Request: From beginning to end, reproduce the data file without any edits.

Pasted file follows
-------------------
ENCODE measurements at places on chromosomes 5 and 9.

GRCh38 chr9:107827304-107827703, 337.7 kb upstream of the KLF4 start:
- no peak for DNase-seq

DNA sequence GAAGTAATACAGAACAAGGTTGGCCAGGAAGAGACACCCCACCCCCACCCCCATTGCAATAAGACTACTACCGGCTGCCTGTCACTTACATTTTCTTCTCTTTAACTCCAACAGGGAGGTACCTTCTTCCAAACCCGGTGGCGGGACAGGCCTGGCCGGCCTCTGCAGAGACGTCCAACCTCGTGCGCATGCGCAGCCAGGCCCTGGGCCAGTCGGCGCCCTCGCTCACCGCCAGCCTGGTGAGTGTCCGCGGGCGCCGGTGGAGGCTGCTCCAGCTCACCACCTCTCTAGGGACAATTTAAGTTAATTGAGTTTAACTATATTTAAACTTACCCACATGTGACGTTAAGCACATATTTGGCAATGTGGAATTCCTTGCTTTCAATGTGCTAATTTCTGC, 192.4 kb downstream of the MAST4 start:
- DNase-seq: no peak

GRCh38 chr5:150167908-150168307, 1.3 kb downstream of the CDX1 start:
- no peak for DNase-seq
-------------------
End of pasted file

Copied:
ENCODE measurements at places on chromosomes 5 and 9.

GRCh38 chr9:107827304-107827703, 337.7 kb upstream of the KLF4 start:
- no peak for DNase-seq

DNA sequence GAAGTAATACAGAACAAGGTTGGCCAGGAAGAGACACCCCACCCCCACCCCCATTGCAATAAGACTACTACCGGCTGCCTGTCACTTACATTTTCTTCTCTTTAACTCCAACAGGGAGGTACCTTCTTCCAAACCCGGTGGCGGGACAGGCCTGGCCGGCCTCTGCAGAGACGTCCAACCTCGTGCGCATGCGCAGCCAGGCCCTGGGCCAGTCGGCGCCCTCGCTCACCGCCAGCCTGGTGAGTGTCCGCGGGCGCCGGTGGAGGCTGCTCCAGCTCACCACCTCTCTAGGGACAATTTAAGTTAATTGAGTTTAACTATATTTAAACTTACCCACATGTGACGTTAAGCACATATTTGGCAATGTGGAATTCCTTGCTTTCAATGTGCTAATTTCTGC, 192.4 kb downstream of the MAST4 start:
- DNase-seq: no peak

GRCh38 chr5:150167908-150168307, 1.3 kb downstream of the CDX1 start:
- no peak for DNase-seq